“It’s becoming an epidemic that even Christian companies are being strong-armed to participate in,” the tweet continued.
Old Clip of Chairman Resurfaces
Some have also started resurfacing an old clip of Chick-fil-A Chairman Dan Cathy speaking on a panel about racism during the summer of 2020. During the discussion, he talked about repentance and said that if you ever see someone who needs their shoes shined, you should do it. He then walked over to a Black person on the panel, got on his knees, and shined their shoes.
“There’s a time in which we need to have, you know, some personal action here, and maybe we need to give them a hug, too,” Cathy said while shining the shoes.
“I bought about 1,500 of these and I gave them to all our Chick-fil-A operators and staff a number of years ago,” Cathy continued, in reference to his shoe-shining brush. “So, any expressions of a contrite heart, of a sense of humility, a sense of shame, a sense of embarrassment begat with an apologetic heart — I think that’s what our world needs to hear today.”
The clip caused a stir when the events first unfolded, and has prompted a new wave of anger now. Some are accusing Cathy of being “a woke, anti-American, anti-white BLM boot licker” who thinks all white people need to shamefully shine the shoes of Black people to apologize for racism, though that is not what he said.
These boycott calls are just the latest from conservatives who have been on a rampage against any company supporting any social cause they deem as “woke.” Earlier this year, the political right took a stand against Bud Light after it included a trans influencer in a sponsored Instagram post. Just last week, Target and Kohls faced boycotts over items in their Pride Month collections.
See what others are saying: (The Hill) (Rolling Stone) (AL)
Bioré Apologizes For Referencing School Shooting in Mental Health Ad Campaign
“Our tonality was completely inappropriate. We are so sorry,” the skincare brand said.
Video Faces Backlash
The skincare brand Bioré apologized this week for partnering with a school shooting survivor as part of its Mental Health Awareness Month campaign.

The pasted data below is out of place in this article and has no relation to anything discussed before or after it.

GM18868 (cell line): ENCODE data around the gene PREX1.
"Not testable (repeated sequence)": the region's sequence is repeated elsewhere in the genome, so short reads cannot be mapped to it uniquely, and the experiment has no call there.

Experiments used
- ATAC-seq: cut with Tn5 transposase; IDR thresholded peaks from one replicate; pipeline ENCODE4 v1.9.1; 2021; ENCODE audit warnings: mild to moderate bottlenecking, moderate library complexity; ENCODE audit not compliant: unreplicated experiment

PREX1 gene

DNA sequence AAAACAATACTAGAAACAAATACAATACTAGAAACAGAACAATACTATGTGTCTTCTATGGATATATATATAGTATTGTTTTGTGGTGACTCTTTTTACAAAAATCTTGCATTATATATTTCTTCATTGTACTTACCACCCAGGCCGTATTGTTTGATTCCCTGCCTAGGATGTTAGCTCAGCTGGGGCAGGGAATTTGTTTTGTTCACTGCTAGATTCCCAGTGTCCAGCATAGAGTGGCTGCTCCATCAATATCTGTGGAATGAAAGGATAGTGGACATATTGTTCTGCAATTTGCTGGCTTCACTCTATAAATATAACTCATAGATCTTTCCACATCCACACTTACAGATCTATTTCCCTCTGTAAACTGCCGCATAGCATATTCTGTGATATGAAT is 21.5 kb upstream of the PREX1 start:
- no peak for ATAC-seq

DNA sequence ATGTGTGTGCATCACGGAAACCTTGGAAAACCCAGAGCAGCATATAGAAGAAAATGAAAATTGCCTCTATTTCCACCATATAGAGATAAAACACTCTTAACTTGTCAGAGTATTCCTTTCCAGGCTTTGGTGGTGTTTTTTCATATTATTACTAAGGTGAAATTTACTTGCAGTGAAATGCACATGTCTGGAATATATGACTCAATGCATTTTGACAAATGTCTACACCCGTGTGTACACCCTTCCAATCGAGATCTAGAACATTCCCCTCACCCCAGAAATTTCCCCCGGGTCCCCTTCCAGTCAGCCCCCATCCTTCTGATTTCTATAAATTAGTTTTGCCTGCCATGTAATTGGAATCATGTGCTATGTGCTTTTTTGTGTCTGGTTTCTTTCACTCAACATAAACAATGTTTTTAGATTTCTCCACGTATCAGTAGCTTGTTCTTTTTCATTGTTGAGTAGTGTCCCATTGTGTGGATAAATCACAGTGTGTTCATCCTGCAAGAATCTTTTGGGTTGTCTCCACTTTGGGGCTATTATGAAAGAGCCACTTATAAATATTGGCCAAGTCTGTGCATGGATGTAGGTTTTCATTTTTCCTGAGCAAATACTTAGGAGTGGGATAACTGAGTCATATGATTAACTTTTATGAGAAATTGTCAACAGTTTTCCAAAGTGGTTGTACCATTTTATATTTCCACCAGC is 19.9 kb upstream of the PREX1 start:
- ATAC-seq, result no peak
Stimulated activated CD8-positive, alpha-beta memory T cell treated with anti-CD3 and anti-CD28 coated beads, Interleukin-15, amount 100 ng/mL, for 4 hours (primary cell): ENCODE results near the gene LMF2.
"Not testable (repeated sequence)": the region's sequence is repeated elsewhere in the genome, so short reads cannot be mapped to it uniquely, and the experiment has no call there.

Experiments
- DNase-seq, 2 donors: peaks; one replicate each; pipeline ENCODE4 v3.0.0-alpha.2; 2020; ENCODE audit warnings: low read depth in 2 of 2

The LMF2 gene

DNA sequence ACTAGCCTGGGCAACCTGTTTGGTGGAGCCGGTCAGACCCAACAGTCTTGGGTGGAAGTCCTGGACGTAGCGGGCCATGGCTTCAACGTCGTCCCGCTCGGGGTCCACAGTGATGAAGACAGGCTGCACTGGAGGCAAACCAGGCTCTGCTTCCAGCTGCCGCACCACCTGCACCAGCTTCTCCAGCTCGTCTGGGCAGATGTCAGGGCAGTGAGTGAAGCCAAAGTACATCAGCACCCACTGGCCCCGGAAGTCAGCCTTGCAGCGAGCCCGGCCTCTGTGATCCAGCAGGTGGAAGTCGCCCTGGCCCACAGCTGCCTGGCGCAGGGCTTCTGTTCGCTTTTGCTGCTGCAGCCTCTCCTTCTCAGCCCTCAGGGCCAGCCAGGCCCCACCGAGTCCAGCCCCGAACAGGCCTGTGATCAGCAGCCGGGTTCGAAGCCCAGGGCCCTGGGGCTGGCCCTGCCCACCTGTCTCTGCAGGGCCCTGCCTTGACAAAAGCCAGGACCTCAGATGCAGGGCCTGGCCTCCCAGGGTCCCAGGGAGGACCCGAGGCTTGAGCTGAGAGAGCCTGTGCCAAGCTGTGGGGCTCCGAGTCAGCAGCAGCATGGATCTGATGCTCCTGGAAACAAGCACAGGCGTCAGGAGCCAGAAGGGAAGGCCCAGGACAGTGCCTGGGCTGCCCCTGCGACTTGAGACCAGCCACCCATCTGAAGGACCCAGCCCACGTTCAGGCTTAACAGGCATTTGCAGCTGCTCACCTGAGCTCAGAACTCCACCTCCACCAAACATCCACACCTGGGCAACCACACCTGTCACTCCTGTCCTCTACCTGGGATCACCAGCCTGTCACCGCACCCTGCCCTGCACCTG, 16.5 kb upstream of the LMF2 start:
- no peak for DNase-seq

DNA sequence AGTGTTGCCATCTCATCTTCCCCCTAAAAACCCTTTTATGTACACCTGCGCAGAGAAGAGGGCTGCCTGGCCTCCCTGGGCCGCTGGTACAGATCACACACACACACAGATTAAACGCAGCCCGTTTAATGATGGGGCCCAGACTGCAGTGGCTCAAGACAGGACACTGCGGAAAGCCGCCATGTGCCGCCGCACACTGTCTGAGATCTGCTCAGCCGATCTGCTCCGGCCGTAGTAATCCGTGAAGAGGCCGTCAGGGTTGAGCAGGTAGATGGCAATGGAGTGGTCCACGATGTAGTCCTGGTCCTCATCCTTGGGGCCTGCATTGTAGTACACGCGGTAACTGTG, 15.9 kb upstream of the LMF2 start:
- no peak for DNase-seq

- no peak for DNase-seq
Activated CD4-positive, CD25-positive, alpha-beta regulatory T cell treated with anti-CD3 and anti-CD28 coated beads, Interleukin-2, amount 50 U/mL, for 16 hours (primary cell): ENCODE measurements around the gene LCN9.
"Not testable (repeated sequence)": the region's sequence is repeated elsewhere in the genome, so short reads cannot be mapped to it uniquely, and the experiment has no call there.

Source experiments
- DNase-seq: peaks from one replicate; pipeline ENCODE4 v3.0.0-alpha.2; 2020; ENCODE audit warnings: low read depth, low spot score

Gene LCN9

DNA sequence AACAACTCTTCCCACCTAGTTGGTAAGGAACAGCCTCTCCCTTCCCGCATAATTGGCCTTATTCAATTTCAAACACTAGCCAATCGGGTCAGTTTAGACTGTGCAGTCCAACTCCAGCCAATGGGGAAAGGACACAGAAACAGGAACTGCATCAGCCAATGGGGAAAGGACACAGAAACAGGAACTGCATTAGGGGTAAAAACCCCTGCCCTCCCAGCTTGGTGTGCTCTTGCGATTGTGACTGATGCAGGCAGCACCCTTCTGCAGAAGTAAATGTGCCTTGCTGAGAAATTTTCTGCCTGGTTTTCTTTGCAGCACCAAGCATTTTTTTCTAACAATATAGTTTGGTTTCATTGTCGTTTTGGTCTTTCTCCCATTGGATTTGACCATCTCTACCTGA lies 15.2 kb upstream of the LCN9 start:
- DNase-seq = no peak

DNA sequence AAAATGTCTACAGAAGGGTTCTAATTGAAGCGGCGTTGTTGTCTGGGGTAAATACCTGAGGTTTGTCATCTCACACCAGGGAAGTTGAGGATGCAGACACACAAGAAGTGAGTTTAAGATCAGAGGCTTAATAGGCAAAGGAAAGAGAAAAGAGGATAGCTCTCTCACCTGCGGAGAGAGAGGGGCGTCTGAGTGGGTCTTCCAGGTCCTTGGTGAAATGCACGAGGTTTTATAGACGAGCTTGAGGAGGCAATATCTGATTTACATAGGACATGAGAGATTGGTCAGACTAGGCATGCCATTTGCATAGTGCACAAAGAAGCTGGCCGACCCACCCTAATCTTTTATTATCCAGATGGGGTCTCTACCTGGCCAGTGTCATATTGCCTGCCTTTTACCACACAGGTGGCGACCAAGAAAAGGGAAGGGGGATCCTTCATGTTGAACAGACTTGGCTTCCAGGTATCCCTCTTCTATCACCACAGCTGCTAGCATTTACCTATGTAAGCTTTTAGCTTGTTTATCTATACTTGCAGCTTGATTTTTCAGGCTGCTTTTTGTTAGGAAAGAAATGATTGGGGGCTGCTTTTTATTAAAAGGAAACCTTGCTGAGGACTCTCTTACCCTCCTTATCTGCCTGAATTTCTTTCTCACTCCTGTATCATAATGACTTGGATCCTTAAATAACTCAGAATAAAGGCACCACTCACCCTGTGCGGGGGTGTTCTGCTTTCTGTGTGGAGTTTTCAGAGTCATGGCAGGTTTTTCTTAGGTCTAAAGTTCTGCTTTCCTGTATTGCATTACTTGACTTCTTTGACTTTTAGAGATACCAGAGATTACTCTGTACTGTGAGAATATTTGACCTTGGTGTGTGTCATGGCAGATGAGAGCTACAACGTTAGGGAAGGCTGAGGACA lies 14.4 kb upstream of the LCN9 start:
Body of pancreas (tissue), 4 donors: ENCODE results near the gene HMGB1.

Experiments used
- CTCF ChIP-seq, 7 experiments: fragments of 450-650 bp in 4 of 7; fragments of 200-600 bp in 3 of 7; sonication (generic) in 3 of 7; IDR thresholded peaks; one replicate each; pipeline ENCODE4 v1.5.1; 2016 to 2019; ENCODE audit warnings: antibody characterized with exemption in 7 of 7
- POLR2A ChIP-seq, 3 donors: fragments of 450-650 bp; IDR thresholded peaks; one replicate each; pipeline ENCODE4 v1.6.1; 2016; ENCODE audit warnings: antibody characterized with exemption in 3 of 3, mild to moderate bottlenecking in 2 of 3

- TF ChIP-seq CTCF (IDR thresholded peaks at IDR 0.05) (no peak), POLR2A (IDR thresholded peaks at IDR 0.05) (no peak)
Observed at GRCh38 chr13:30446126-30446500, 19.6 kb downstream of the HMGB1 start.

“We are committed to continuing our mental health mission, but we promise to do it in a better way,” the company said in an Instagram post on Sunday.
Last week, influencer and recent Michigan State University graduate Cecilee Max-Brown posted a video to TikTok sponsored by Bioré where she discussed the numerous challenges she had faced throughout the year. Among them was a school shooting on her college’s campus, which killed three people in February.
“Life has thrown countless obstacles at me this year, from the school shooting to having no idea what life is going to look like after college,” Max-Brown says in the video. “In honor of mental health awareness month, I’m partnering with Bioré skin care to strip away the stigma of anxiety.
“We want you to get it all out, not only what’s in your pores, but most importantly, what’s on your mind, too,” she continued.
In the 50-second video, Max-Brown went on to discuss more details about her mental health struggles, as well as how “seeing the effects of gun violence firsthand” has impacted her and led to “countless anxiety attacks.”
“I will never forget the feeling of terror that I had walking around campus for weeks in a place I considered home,” she said before closing the video by encouraging her followers to participate in Bioré’s mental health campaign.
The video ignited swift outrage from people who accused Bioré of using a school shooting to sell products. In its apology, the brand admitted the video was misguided.
In the past, Bioré said it has worked with influencers to discuss and reduce mental health stigmas, as the subject is a top priority for its consumers.
“This time, however, we did it the wrong way,” the company said. “We lacked sensitivity around an incredibly serious tragedy, and our tonality was completely inappropriate. We are so sorry.”
Max-Brown also apologized on TikTok, writing that the video was intended to spread awareness, not suggest a product fixed the struggles she has experienced as a result of the shooting.
“I did not mean to desensitize the traumatic event that took place as I know the effects that it has had on me and the Spartan community,” she wrote.
Max-Brown has since removed the initial sponsored video from her account.